Interview with Katherine Ayers

How did you start your writing career?I’ve enjoyed writing as long as I can remember.  I got interested in writing stories in college and have continued to journal over the years.  A couple of years ago a friend asked me to submit a poem on words to the Non-Violent Communication journal.  I am beginning to stick my toe in the water regarding publishing. More recently I submitted a poem on turning seventy to the Story Circle Network newsletter.  An artist friend of mine who reviewed my portfolio saw my expressive paintings and encouraged me to put them in book form.  I had already written about my paintings as a way of integrating the experiences that surfaced a weeklong intuitive painting workshop on Molokai.  Then it was a matter of putting the material together in a book form.

Tell us a bit about your book From Frozenness to FreedomI was interested in writing a book that could be healing to others.  The experiences that surfaced for me  through expressive, intuitive painting were transformational and healing.  I wanted to share this with others.  I have always believed in the power of the arts to heal, whether it be dancing, music, painting, poetry or prose.  This book is an intimate story of transformation that takes place at a beautiful retreat center on Molokai.  The process of being guided and immersed in painting over a ten day period created a life changing experience for me.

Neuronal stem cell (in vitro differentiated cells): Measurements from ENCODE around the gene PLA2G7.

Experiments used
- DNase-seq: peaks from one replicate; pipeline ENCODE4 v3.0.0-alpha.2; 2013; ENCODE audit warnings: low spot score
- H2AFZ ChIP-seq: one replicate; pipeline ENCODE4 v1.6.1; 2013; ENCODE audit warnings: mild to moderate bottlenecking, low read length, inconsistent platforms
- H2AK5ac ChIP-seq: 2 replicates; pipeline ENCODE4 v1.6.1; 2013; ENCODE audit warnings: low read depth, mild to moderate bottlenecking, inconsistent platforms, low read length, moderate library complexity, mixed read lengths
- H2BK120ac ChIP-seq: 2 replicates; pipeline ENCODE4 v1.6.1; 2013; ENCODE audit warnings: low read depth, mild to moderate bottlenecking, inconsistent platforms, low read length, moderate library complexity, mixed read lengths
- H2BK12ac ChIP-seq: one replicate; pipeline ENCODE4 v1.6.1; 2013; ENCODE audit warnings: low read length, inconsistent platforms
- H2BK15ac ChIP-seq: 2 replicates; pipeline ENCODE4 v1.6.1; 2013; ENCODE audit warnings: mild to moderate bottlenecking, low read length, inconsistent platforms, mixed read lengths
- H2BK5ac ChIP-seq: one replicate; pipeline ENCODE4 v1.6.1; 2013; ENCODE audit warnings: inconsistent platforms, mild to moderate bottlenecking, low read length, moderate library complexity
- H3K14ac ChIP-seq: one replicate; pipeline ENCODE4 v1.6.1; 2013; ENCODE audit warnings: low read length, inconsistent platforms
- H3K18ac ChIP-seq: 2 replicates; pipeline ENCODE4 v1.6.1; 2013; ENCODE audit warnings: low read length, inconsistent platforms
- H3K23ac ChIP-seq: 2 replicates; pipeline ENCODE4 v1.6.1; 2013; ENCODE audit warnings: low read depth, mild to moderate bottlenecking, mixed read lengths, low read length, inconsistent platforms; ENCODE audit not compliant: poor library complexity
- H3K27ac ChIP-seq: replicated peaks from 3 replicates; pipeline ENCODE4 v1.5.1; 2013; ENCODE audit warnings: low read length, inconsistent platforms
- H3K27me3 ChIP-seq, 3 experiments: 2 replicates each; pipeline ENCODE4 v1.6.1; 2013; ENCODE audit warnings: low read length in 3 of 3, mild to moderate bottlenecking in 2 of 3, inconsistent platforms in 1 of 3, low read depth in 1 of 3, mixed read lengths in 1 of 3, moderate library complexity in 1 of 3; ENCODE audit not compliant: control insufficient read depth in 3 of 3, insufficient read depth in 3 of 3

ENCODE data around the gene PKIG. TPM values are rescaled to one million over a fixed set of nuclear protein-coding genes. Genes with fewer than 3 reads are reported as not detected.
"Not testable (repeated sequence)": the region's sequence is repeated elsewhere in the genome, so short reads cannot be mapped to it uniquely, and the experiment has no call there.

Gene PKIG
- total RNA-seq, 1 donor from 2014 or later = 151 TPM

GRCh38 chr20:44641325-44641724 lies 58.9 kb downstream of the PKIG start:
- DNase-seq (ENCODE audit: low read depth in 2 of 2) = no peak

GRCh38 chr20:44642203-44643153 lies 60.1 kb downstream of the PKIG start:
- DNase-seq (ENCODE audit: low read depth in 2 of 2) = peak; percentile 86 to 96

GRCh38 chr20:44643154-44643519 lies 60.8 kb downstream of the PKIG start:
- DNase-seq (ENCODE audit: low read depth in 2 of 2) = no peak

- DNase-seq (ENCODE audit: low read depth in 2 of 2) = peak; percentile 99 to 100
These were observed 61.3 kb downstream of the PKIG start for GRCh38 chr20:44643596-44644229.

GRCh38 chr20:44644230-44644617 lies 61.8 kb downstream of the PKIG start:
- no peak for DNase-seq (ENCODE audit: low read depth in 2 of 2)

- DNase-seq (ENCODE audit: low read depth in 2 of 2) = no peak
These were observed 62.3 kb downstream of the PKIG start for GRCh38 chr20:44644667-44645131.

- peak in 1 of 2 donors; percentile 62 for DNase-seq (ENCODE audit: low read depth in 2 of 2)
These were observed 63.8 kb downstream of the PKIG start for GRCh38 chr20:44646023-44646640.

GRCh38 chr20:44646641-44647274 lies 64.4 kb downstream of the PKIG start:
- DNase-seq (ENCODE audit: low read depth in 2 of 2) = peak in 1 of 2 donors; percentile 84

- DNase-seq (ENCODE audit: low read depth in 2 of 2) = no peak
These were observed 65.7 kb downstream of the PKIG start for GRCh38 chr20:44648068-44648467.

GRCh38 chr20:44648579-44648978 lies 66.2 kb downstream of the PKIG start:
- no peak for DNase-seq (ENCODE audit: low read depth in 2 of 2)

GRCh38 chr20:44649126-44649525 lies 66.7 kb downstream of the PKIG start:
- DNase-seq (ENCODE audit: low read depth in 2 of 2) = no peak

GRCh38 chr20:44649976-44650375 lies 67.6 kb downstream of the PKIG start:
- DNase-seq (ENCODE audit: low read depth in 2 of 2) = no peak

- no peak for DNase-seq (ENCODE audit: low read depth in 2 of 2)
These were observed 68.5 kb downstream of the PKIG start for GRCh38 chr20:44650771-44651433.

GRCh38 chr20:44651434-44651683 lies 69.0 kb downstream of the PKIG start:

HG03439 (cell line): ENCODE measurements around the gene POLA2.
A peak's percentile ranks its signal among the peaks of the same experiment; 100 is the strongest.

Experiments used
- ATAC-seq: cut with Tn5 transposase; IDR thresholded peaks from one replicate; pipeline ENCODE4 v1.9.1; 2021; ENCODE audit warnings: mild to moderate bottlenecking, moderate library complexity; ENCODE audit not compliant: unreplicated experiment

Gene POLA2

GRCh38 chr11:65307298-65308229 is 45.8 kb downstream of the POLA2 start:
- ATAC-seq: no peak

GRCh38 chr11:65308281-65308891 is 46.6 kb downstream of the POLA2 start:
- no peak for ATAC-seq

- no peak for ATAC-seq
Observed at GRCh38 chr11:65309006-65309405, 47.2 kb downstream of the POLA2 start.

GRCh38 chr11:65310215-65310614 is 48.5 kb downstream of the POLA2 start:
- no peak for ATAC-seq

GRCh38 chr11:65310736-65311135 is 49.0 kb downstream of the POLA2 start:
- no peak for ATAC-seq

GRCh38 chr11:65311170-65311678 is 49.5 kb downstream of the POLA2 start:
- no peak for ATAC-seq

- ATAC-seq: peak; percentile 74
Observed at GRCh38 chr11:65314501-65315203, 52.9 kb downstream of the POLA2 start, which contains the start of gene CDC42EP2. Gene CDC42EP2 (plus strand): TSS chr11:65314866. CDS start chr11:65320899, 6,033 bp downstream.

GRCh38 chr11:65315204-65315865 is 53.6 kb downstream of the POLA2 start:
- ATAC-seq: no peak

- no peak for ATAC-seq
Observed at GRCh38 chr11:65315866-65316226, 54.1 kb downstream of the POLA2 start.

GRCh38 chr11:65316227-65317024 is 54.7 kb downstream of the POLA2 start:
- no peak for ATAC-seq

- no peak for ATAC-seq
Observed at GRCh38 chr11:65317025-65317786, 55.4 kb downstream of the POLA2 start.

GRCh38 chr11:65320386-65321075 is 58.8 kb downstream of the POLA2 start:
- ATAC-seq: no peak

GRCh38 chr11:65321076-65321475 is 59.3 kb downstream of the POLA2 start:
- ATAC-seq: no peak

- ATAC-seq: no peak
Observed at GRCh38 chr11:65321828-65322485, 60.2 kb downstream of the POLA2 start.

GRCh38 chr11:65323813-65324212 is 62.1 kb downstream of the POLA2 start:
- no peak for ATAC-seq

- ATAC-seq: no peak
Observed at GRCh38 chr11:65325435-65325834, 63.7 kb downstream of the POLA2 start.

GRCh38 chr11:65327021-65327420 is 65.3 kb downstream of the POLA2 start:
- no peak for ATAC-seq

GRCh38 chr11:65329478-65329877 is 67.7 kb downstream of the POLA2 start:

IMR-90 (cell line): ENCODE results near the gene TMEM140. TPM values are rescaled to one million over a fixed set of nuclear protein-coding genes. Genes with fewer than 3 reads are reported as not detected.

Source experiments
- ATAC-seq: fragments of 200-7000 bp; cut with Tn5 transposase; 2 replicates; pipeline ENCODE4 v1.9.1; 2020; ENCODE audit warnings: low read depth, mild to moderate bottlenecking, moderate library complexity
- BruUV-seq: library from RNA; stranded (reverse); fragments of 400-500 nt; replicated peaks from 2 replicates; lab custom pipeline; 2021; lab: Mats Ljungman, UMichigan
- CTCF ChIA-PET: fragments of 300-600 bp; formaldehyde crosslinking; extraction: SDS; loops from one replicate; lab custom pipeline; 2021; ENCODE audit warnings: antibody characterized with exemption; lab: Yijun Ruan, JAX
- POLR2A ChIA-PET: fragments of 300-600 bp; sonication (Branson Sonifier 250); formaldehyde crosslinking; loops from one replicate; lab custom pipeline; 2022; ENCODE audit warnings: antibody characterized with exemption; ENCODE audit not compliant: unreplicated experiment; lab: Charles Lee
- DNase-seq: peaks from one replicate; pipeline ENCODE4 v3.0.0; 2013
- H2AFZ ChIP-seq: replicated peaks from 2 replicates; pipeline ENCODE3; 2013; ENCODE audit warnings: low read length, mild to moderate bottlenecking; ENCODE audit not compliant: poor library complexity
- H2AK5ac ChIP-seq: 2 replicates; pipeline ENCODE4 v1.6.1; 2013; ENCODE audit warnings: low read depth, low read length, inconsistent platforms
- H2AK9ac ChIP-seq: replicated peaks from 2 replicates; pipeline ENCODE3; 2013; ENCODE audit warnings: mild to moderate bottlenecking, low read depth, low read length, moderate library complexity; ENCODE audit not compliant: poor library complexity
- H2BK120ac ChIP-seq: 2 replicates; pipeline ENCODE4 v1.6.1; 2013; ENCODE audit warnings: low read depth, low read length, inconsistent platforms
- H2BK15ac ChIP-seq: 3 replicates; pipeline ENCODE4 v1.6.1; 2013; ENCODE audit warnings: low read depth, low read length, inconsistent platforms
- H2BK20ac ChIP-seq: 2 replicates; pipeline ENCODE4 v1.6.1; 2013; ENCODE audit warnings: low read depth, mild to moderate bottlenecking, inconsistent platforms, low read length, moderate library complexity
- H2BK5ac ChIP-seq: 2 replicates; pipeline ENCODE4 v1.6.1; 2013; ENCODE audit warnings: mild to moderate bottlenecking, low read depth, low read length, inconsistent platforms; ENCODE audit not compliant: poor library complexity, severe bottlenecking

How did you research for this book?This book emerged out my personal experience

Who is the publisher and why did you pick them?Xlibris is the publisher and I picked them because I wanted to self-publish,HI  and they offered promotion as part of a publishing package.  They also created a website for me 

Where can people find out more about you and your writing?On my website 

Anything you'd like to add?
I would like to say that expressive, intuitive art, for me, is a powerful healer of traumatic experiences, as well as a source of inspiration and a release of old beliefs and concepts that are no longer serving me.  I want to emphasize that it is important to have a safe and supportive guide, therapist or spiritual friend when negotiating traumatic experiences.  I do not recommend trying to deal with traumatic memories by oneself, as that can reinforces the aloneness and lack of safety present during the original traumatic experience.  There are practitioners who are specifically trained to work with trauma.


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